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Seeing the Truth: Cultivating a Soft Heart in the Midst of Hard Times

Updated: Apr 28, 2023

There is no doubt that we are living through some hard times. It seems like hatred, anger and fear are all around us. It's easy to get drawn into these emotions, or at the very least, become drained by their presence around us.

One of the things I hear a lot from people is, "Oh, I don't follow the news. It's too upsetting." And while it is totally natural to take a break from the concerns of the world from time to time, I feel that part of living in Spiritual Integration is being engaged with the world. If we all lived like monks, in a state of constant meditative seclusion, it sure would be easier to keep a loving, peaceful air about our lives. Or perhaps we'd go nuts from endlessly being alone with our thoughts, unable to function without projecting the drama within onto those around us.

Because that's the real secret: there is no external conflict. Everything we see going on in both the micro and macro versions of our world right now is a reflection of the conflict within ourselves. If we can view others as separate from ourselves and project our darkest fears onto them then we can avoid sitting alone with our own deep discomfort about who we are. Hatred and anger toward others is really a result of the fear that we aren't good enough; we have to label others (sometimes a whole group of people) as inferior to mask the existential dread that we are unloved and unlovable.

How then can we confront these fears within so that what we see reflected back to us when we enter the world is less terrifying and more loving? How can we soften into an acceptance of the world we've collectively created to resolve these internal conflicts? Make no mistake, we are here on this physical plane at this specific time in history FOR A REASON. We all have internal issues to resolve if we have any hope of creating a better world for our children and grandchildren. Perhaps we view ourselves as superior to those who are still carrying hatred and anger in their hearts toward another group of people. I'm sorry to say that we are caught in the same trap as they are until we accept this idea of conflict as a reflection and projection of our own fear.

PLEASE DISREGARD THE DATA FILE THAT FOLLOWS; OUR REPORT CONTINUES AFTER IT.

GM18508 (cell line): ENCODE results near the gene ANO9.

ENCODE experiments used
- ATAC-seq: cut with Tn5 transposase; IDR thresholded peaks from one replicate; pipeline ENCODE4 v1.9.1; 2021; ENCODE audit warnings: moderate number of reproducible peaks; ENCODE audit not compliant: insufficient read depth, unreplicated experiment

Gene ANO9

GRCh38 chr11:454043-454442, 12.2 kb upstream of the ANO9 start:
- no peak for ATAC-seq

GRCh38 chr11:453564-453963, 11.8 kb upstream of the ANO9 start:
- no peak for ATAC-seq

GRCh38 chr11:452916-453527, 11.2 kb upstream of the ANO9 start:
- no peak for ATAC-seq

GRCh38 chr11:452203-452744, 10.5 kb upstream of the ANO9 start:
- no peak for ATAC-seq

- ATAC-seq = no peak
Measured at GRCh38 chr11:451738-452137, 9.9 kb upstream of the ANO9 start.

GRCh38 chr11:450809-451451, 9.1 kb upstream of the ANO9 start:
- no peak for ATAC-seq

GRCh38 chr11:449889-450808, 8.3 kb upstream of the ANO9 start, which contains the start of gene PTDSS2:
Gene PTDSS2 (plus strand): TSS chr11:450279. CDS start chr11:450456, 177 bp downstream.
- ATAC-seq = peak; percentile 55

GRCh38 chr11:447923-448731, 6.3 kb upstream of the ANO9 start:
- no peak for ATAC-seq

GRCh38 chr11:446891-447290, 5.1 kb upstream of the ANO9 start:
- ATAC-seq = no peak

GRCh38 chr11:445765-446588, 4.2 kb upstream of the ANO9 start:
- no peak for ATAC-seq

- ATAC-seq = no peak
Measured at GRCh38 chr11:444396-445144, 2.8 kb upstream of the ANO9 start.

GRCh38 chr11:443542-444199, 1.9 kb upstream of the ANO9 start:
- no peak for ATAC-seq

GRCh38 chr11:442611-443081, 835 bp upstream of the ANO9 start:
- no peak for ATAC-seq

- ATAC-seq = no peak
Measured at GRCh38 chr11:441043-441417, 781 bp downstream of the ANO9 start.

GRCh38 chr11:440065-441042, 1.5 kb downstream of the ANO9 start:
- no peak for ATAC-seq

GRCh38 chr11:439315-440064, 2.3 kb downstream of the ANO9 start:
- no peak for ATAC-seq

Let me be clear, when I talk about doing personal spiritual work in order to change the collective, I am not suggesting that as an alternative to activism or community engagement. These things are not mutually exclusive. In fact, the more love we develop for ourselves, the less separation we will see between ourselves and other people, and the more we'll be called to stand up for injustice.

If you are familiar with Christian scripture you've probably heard some version of this idea: that you do to the least of my brothers you also do unto me. This is a literal statement. There is no real separation between us, other people, and God. Lashing out at others is really us lashing out at the aspects of ourselves we are afraid to illuminate. When we recognize that there is no real separation between us, that we are all made of the same energy that is the unconditional love of the Divine, we can start to look within to resolve conflict instead of projecting it onto others.

This is a lofty goal and a lifelong/multiple life journey for most of us. Living in truth is a great start to this: learning to stay in the present moment to avoid getting drawn into the ego and then learning to speak from that place of being centered and connected to the Divine. We start on the micro level by learning to respond from a state of love within our own homes, then we move on to the larger spheres of the workplace and our social circles. If we all commit to it, this work will begin to ripple out until the effects become evident on a much larger scale.

Recently I've seen many of my friends and acquaintances questioning some of the beliefs and traditions in which they were raised. This is how we're meant to function. We're meant to forge our own path through love and compassion and to LISTEN to each other so that we can understand that not everyone has the same experiences we do on this physical plane in this lifetime. We were never intended to blindly accept the beliefs of our forebears without change. Shining a light into our darkness is what allows us to change not only our own beliefs, but to overturn outmoded ways of thinking and being that no longer serve us as we collectively decide to step into a more loving and compassionate world.

I challenge you to start (or continue!) on this path of spiritual discovery, not just for yourself (although creating a happier and more fulfilling life is the amazing byproduct of this work no matter our initial purpose), but with the intention of bringing more love and compassion to the collective. Do the hard work of illuminating your own darkness so that what you start to see reflected back to you in others is lighter and more loving. Soften your heart and open fully to the unconditional Divine love that is your birthright and allow yourself to step fully into a new world. This journey isn't easy, but it's why we're here, and the results ripple outward to inspire others to join us.

This is the third installment in my Living in Truth series. You can read the first two posts here and here.

Children at a table with toys looking happy and excited

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